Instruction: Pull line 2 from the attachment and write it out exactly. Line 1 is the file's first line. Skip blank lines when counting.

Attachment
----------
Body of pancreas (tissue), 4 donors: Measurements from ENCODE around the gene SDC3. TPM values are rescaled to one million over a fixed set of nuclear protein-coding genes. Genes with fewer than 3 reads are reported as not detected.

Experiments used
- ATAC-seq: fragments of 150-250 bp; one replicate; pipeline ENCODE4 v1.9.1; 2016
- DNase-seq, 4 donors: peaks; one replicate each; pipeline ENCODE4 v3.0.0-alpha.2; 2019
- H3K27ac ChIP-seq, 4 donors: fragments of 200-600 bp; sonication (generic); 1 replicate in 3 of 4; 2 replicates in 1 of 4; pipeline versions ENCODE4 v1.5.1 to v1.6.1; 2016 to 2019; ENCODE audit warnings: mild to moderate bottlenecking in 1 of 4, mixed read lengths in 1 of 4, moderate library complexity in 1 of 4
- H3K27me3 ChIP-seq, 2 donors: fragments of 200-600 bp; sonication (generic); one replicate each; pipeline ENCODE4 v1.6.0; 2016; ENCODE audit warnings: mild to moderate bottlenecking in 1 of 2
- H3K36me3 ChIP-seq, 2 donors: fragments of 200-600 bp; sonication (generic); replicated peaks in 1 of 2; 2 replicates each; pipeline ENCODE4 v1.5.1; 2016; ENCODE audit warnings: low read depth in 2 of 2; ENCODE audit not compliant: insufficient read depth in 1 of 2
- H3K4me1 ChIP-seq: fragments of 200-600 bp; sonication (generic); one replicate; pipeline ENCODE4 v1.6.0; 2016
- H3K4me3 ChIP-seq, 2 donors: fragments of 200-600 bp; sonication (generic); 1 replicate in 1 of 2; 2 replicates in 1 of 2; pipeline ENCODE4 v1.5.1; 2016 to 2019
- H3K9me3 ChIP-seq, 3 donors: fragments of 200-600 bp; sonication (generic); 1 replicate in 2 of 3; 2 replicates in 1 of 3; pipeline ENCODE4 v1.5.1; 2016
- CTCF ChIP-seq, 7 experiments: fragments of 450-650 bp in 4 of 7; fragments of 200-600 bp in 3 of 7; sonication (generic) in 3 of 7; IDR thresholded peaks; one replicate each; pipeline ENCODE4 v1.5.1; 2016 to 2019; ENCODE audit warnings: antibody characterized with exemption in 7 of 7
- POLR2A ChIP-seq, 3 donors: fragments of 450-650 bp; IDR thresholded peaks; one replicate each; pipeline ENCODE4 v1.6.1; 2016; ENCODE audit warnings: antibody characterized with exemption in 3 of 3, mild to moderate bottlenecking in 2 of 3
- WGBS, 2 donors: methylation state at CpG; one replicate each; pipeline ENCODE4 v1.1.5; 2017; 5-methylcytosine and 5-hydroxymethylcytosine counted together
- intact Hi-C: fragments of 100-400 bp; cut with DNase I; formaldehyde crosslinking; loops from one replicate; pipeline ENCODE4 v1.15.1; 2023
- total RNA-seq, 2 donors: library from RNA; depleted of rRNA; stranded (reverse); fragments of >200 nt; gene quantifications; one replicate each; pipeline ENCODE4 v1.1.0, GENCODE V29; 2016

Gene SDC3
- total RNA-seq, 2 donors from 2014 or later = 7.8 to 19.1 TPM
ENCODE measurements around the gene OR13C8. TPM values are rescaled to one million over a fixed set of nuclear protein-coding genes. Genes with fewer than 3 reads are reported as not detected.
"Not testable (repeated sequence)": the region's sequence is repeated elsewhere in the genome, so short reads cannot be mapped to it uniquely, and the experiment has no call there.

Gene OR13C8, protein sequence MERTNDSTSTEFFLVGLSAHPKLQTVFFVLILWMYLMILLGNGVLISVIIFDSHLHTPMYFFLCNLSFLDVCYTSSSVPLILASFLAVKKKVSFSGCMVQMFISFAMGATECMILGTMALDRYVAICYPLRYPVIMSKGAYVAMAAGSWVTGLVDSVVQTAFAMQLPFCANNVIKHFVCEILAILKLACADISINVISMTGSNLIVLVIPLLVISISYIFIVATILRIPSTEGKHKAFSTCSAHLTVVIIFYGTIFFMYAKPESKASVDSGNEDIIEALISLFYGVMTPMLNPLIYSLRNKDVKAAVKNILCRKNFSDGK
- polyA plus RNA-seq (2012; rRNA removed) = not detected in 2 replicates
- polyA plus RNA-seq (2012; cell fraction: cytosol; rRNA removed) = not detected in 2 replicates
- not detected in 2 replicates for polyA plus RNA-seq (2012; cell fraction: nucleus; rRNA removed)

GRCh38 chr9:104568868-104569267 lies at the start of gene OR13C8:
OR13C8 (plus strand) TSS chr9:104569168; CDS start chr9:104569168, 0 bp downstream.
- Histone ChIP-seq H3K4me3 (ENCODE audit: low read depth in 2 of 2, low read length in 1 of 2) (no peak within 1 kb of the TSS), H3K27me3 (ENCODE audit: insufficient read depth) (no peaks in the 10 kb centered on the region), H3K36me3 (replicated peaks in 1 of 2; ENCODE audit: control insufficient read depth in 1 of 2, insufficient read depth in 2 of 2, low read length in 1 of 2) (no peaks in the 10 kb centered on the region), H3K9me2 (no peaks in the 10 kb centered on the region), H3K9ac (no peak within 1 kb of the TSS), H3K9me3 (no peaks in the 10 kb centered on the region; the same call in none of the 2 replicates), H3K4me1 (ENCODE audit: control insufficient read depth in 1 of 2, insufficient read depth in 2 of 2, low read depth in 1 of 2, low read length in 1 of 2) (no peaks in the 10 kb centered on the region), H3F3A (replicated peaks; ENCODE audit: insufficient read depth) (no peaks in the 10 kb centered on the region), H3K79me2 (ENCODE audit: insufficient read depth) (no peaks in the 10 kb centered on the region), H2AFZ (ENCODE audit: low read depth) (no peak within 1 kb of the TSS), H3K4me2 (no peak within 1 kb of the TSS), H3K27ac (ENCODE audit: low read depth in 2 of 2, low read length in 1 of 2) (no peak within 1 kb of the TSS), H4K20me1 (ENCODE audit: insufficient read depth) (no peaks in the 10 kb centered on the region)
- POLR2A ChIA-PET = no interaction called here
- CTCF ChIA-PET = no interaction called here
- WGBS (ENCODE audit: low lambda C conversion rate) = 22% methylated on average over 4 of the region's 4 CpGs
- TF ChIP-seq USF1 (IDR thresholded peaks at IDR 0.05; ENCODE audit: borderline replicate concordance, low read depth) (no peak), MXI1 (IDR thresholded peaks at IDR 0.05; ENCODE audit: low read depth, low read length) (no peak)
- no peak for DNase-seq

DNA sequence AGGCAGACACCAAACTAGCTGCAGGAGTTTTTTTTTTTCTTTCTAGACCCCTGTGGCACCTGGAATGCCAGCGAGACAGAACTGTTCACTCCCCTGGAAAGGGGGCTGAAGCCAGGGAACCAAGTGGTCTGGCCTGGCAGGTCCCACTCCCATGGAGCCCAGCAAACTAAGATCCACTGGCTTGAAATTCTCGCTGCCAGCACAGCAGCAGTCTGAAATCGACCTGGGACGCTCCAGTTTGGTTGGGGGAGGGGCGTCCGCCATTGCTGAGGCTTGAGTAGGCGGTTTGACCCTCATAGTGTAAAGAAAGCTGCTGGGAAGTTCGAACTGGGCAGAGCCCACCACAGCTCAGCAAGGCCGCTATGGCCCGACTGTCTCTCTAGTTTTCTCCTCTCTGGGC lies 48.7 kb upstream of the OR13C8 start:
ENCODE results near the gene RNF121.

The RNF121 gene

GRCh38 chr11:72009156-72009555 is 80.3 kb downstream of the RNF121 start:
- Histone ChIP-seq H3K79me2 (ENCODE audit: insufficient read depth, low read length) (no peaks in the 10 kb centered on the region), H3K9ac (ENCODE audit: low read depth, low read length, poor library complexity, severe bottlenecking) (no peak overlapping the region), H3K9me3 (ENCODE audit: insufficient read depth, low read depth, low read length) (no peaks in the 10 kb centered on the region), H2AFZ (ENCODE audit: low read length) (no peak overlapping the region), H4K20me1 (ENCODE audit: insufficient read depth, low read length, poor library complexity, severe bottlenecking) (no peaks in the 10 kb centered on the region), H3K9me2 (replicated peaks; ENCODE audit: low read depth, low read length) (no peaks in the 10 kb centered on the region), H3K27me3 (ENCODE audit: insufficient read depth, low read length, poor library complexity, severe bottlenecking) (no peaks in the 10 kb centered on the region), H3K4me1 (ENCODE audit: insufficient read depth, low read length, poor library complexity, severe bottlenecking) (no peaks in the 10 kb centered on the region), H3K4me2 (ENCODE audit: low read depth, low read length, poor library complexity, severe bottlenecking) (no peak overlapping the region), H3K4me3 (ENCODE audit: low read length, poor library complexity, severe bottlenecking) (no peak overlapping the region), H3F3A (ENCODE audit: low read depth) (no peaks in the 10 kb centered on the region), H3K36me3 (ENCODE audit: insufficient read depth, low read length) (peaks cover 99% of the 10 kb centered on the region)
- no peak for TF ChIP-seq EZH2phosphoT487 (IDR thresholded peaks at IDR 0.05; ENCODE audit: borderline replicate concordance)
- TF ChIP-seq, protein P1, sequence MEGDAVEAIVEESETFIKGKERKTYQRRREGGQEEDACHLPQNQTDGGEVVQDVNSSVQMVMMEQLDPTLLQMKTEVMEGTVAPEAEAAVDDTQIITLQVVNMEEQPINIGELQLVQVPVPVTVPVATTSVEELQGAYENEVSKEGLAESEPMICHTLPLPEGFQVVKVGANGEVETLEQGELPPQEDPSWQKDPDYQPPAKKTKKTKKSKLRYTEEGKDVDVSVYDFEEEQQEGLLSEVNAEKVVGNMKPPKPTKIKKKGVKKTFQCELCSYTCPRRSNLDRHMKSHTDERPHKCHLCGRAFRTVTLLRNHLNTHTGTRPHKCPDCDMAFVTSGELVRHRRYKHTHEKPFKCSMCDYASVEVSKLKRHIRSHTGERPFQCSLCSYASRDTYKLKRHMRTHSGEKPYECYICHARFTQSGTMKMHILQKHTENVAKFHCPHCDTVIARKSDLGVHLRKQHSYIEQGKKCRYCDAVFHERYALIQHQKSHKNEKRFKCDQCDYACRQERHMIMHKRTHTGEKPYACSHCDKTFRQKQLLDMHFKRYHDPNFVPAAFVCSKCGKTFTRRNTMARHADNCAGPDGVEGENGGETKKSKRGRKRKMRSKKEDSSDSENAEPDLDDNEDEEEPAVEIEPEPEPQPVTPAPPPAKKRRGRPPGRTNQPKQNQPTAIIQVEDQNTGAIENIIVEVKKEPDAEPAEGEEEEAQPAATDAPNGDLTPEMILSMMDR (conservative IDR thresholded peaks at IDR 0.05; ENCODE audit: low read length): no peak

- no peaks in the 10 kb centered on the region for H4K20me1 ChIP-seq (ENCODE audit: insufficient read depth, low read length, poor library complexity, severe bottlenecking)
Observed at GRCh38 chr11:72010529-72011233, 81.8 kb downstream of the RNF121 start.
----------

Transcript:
Experiments used